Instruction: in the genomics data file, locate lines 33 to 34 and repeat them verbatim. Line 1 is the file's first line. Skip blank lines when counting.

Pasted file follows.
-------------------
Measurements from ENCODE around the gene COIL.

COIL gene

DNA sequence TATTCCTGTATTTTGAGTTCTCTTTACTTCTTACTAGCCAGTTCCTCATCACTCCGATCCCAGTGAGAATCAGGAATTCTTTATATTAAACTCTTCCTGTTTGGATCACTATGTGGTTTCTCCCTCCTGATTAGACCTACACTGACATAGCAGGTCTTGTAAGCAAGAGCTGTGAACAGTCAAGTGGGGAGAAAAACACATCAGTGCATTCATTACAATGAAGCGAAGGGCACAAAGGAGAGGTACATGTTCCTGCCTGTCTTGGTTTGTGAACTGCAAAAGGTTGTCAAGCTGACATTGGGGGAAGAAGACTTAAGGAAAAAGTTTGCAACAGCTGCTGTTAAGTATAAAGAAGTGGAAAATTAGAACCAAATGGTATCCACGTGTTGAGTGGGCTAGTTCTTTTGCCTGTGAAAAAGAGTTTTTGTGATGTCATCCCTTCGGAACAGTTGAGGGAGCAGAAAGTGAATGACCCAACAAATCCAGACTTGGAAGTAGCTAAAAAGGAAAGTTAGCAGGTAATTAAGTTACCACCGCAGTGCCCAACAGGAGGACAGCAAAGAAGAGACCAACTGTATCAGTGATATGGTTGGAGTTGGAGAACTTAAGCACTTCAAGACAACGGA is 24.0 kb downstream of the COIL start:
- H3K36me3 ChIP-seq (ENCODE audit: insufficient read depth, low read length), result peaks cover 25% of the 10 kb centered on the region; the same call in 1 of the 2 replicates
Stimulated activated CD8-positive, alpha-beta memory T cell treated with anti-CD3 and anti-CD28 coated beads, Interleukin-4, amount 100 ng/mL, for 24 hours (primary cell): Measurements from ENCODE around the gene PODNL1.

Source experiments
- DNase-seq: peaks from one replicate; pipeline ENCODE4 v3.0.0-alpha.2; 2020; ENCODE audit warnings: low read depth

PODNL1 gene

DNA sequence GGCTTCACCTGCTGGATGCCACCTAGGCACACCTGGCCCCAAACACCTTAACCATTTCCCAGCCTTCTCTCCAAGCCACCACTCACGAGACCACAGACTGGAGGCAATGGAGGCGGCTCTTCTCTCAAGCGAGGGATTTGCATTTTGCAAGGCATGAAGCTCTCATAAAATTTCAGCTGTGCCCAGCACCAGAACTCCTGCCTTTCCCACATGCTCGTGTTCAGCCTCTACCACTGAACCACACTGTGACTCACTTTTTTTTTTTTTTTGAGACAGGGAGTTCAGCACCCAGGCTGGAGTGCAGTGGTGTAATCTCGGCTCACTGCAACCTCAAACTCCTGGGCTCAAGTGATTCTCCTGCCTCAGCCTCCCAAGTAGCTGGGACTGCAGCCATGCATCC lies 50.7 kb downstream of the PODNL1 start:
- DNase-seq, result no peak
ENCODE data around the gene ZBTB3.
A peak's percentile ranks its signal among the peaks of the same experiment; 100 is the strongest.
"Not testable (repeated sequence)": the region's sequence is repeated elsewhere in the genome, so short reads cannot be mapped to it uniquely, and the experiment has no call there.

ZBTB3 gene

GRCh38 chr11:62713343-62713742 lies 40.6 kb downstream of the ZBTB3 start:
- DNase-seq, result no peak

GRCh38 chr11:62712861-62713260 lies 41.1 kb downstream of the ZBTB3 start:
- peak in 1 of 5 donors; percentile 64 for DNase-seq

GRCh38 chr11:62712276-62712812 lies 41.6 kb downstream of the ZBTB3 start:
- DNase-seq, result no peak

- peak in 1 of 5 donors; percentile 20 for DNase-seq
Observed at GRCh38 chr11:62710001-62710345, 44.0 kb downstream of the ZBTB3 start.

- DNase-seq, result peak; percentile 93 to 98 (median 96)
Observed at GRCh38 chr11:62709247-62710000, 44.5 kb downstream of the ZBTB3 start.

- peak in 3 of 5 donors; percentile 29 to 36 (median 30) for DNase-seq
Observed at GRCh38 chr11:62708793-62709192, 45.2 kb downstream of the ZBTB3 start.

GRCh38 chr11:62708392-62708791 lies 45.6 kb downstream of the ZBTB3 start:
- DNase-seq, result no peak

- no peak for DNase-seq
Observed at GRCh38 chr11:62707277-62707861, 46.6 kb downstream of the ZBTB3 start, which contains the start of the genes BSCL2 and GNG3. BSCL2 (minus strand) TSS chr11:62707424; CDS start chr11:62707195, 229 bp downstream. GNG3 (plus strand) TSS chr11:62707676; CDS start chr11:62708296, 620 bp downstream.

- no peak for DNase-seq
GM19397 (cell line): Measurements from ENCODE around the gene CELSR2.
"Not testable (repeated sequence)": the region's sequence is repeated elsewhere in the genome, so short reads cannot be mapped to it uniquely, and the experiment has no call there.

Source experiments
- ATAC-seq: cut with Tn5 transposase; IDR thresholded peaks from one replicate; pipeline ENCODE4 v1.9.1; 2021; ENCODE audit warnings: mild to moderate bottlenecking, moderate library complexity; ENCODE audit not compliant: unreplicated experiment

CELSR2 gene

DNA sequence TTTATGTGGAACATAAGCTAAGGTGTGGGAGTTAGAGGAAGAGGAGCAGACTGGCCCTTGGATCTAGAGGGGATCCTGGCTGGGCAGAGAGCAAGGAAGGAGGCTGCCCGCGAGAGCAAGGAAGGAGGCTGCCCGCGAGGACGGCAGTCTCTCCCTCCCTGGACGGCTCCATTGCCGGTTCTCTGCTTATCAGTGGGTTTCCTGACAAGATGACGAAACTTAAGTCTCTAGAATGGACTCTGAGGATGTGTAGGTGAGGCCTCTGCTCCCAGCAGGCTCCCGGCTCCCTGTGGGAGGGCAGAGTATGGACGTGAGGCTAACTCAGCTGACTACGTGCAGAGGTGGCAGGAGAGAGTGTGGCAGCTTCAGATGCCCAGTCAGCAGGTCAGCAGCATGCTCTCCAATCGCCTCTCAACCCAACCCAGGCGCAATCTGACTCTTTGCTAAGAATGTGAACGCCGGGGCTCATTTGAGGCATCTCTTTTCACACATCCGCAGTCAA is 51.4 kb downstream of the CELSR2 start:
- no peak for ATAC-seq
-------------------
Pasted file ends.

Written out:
"Not testable (repeated sequence)": the region's sequence is repeated elsewhere in the genome, so short reads cannot be mapped to it uniquely, and the experiment has no call there.

Source experiments